Watch five minutes of this classic British film and if you've ever read any D.H. Lawrence you'll sense his spirit at work. I was drawn to this after watching the perplexing recent TV adaptation on the BBCWomen in Love [DVD
which attempts, one presumes not ambitiously but for the sake of economy, to amalgamate Women in Love with its prequel The Rainbow. There is a difference of attitude, I found as well, with the 21st century spotlight inclined to sneer (disbelieve) in Lawrence's ideas and to overplay the Rupert-was-a-homosexual perspective.
However we may live now, within half an hour I had concluded that this Oscar-winning film directed by Ken Russell was so immeasurably superior to the TV version as to make its production feeling totally pointless. The beauty of the locations and the romantic quest for sensuality and self-actualization, on the part of all four leading actors, is so vivid, the script better shaped to delineate those characters and the colour of mind and spirit which makes each so very unique.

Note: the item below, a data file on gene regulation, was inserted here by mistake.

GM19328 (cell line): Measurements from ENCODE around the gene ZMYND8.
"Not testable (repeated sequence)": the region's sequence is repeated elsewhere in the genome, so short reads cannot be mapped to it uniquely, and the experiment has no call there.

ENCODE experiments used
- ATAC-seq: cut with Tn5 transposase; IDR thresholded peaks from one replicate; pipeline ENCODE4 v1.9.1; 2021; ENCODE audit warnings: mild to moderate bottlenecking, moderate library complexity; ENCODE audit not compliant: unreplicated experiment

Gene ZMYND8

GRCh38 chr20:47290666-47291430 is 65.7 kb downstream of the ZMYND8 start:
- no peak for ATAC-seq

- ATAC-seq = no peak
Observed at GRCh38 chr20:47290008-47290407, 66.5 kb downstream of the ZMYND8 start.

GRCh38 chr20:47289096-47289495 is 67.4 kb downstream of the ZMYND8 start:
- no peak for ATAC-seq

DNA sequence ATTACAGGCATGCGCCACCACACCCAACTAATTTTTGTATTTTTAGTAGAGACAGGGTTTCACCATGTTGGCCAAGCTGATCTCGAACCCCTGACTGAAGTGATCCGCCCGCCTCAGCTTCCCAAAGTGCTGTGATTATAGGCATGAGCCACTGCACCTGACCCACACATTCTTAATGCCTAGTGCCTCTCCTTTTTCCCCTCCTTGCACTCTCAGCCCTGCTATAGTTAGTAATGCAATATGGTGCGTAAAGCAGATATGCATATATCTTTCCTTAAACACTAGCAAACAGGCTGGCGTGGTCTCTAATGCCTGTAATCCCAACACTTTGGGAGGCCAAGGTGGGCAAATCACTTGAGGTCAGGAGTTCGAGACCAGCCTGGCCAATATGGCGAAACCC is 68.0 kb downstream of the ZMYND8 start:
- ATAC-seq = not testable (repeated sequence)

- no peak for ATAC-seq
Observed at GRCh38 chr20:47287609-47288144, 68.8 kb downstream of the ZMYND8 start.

In a way it can't help being coloured by the era of production, the 1960s. At times I felt they were living in the '60s, not after WW1 but the spirit of the '60s apparently has more in common with the 1920s than our hyper-post-ironical-modernism in the new millennium.
Alan Bates and Oliver Reed make much more plausible lovers than the recent chaps and the ladies here are more bewitchingly and passionately intriguing than the duo of Rosamund Pike and Rachael Stirling - attractive though they are. The film is full of unforgettable scenes: Hermione's dance of the widows, Gudrun spooking the cattle, the tableau of drowned lovers, Rupert and Gerald wrestling, Rupert running from the house and going feral, etc.
Visually stunning, winningly scripted and superbly cast.